Standing with Others to make a Difference

Selma marchBLOODY SUNDAY is the name given to the tragic event that happened at the foot of the Edmund Pettus Bridge in Selma, Alabama in 1965 when some 600 African Americans, men, women and children, were beaten, tear gassed and trampled by State Police as the group attempted to march to Montgomery to protest the wrongful murder of a young man, Jimmy Lee Jackson, and to demand the right to vote. Because of this day and the ensuing events, President Johnson signed the Voting Rights Act.

Every year these events are commemorated during the first full weekend  of March, and because 2015 marks the 50th anniversary of the Voting Rights Bill, nearly 90,000 people from all over the USA and the world gathered in Selma. Sisters Gertrude Lanouette and Norma Bourdon traveled from New England to join Sr. Cecile Cusson and represent the DHS who have ministered in Alabama since 1954.

Sr. GertrudeThe weekend, replete with a multitude of activities including but not limited to huge meetings at the Baptist Church, celebration brunches, liturgies concelebrated by African-American Bishops, receptions, marches and parades to recall  the event and to honor those whose persevering involvement over the years helped make a difference: women and men religious from several congregations,  clergy of various denominations, benefactors who provided air transportation for sisters and clergy from St. Louis, even one gentleman bearing a briefcase with $25,000 in cash in case any of the SISTERS needed to be bailed out. Present also were Lucy Baines Johnson who had witnessed her dad sign the Voting Rights Act, Dr. Clarence Jones, Martin Luther King’s personal lawyer and speech writer. The convent in Selma, Sr. Cecile Cusson’s residence, very graciously became a diner/boarding house as the Sisters served as many as 40 guests at any one meal including national and international press writers.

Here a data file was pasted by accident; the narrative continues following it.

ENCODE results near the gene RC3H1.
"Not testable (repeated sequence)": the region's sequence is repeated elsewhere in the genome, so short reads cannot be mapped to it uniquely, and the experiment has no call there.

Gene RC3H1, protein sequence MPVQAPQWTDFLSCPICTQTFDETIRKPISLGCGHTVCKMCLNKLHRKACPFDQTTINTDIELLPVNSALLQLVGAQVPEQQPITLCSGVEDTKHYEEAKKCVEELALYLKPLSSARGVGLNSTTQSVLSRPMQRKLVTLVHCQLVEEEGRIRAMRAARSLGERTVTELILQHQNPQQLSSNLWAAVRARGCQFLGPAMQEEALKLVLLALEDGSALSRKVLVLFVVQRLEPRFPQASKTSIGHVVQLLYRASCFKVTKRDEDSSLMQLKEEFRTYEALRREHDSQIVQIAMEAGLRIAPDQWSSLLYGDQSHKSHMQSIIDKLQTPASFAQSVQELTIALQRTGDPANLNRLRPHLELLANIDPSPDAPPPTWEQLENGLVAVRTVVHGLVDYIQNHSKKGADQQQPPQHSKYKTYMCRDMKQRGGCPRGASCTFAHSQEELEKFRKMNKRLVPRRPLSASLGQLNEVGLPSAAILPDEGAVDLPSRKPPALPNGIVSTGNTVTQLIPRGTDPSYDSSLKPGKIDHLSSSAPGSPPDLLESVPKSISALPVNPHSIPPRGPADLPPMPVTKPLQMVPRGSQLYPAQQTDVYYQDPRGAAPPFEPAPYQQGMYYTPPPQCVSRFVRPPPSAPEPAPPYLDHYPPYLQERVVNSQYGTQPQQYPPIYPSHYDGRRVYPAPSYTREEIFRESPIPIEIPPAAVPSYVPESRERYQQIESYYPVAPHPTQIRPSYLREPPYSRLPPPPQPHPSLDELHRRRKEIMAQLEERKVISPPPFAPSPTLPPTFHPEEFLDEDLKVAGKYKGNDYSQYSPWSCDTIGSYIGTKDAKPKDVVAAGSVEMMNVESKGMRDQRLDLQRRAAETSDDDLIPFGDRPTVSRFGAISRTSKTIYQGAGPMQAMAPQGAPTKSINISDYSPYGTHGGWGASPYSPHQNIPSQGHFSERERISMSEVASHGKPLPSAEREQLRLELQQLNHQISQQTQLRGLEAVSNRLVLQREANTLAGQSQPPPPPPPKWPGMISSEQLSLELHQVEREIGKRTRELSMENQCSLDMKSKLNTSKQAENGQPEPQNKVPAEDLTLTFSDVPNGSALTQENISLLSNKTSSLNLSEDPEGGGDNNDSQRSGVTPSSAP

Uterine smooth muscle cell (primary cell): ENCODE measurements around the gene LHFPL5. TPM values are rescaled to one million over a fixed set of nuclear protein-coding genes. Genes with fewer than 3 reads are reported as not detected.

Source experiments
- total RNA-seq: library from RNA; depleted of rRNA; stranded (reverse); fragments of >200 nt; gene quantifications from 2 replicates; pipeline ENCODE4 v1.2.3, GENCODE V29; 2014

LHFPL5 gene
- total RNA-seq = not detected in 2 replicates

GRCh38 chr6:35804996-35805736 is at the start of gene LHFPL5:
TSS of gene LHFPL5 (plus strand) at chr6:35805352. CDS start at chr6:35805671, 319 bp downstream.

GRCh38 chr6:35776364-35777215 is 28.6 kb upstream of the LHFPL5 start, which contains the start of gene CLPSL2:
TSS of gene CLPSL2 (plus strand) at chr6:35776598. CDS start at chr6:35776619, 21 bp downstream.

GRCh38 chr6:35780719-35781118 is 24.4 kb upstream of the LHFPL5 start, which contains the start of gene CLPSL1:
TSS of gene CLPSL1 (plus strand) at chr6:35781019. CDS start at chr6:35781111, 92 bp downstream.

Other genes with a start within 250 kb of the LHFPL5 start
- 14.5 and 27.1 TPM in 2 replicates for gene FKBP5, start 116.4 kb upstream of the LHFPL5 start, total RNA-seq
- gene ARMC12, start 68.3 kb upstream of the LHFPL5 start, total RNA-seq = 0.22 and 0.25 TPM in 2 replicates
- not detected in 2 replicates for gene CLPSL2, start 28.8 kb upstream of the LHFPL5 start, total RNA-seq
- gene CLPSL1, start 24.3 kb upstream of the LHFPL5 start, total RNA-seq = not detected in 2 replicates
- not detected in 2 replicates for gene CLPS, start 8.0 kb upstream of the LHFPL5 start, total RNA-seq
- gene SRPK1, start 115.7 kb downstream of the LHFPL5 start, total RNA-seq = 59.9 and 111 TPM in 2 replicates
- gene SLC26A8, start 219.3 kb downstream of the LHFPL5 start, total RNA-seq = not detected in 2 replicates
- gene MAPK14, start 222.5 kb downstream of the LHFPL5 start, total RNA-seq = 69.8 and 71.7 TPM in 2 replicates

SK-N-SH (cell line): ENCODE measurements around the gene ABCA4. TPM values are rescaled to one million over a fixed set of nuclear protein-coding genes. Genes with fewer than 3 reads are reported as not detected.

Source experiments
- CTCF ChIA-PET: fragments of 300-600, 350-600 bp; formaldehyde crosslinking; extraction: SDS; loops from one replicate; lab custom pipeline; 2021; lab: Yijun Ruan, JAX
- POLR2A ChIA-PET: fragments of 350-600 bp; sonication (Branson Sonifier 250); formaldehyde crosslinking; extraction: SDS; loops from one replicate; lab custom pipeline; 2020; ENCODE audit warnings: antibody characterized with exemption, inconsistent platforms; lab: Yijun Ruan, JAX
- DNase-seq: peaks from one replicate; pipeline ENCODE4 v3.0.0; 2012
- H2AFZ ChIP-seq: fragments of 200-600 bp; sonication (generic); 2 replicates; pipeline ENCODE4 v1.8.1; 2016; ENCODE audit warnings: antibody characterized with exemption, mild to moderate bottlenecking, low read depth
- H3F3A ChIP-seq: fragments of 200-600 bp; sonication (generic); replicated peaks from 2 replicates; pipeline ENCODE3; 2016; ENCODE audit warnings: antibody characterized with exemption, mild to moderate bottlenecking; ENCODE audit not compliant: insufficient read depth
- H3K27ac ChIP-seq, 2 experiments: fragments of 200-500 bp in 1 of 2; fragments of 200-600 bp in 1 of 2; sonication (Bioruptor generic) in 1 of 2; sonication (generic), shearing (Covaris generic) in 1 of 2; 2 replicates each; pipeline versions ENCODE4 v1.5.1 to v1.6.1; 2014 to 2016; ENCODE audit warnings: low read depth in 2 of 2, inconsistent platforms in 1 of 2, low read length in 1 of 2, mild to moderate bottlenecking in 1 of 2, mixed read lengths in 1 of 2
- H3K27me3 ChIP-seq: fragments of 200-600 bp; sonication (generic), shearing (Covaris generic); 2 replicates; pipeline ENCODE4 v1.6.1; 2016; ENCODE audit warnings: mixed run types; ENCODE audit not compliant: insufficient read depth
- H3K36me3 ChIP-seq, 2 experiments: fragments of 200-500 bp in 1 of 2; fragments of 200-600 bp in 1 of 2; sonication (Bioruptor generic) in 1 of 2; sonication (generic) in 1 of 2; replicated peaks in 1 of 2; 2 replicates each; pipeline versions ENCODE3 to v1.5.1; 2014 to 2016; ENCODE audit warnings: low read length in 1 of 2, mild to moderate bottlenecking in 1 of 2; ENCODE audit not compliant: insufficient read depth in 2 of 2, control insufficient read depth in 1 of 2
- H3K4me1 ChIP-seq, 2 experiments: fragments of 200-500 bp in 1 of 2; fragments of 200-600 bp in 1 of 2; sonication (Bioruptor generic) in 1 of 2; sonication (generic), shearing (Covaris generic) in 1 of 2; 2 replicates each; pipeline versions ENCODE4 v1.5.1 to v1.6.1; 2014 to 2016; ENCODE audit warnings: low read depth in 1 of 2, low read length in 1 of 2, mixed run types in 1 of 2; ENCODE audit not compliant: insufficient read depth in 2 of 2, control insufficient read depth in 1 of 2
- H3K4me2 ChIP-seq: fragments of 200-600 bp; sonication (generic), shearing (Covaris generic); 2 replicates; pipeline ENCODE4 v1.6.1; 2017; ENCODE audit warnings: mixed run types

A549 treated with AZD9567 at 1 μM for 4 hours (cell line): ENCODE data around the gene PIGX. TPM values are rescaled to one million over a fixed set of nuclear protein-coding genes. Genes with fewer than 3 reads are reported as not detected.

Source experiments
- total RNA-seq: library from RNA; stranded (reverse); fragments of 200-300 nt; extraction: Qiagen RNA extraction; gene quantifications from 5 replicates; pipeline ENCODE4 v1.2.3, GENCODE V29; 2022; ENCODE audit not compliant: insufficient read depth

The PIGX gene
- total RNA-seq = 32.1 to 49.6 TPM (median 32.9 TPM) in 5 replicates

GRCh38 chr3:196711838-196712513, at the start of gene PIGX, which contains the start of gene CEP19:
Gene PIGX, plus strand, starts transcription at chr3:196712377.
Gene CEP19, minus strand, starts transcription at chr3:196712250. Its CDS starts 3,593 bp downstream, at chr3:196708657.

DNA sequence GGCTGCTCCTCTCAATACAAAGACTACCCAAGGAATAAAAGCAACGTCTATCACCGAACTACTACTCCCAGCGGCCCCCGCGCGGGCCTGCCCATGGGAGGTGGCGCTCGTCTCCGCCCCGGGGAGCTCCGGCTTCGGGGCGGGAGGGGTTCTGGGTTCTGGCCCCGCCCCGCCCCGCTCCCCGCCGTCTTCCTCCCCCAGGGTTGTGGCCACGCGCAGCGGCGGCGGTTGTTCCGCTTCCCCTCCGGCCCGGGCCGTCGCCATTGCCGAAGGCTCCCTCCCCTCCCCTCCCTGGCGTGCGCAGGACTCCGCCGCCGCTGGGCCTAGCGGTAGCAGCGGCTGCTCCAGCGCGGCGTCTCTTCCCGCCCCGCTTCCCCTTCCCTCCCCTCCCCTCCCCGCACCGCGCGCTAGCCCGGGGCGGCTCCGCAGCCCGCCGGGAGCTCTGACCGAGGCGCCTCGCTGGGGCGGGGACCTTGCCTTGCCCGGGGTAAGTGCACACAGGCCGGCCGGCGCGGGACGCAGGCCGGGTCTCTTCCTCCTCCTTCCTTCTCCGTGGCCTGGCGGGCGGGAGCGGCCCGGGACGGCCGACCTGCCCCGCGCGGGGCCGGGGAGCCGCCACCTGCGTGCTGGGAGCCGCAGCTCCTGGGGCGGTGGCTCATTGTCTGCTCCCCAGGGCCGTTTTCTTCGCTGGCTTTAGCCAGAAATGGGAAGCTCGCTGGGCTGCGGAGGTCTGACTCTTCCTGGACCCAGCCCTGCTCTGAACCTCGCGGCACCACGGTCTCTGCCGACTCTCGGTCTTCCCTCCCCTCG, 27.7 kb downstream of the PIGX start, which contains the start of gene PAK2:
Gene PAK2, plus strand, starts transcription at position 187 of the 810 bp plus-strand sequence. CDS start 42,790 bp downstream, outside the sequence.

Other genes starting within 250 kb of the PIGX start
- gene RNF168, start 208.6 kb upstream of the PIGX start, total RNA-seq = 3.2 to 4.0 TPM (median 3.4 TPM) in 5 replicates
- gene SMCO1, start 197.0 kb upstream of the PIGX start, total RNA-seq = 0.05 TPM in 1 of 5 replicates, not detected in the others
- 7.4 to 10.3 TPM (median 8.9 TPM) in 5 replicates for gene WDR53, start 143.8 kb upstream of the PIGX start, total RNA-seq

Sr NormaOn Saturday President Obama was scheduled to arrive and so Sr Gertrude joined the throng of some 40,000 odd spectators hoping to catch a glimpse of the President and to be a part of this historical moment. They waited from 8:30 in the morning in the hot sun without food, drink, cell phones or restroom facilities until Obama’s 2 p.m. arrival and even at that, were relegated to watching the President on a large screen TV.

Sunday, the day of the ‘bridge crossing’, Sr. Norma (having lived in Alabama several years) chauffeured Sisters to a drop off point as close to the bridge as possible and picked them up on the other side later. With a gigantic crowd of some 90,000 marchers it was impossible to organize a clear cut direction over the bridge, so folks were bumping into one another and making their way across at a snail’s pace and everyone was positive, polite, forgivng and helpful. There was no violence of any kind as the participants contemplated the way things were and the way they are now. All seemed in agreement that while there is still a long way to go, “we’ve come this far by faith.” Seeing President Obama walk across the bridge hand in hand with John Lewis and Emilia Boynton (103 years old) who had been beaten and nearly killed on that same bridge in ’65, gave rise to many thoughts and emotions clearly expressed on one of the promotional buttons:

Rosa sat, so
Martin could walk, so
Barack could run.
We stand on the shoulders of mighty giants.  To God be the glory…

If you would like to chat about this once in a lifetime experience or would like more details, feel free to e-mail Sr. Gertrude at   or Sister Norma at

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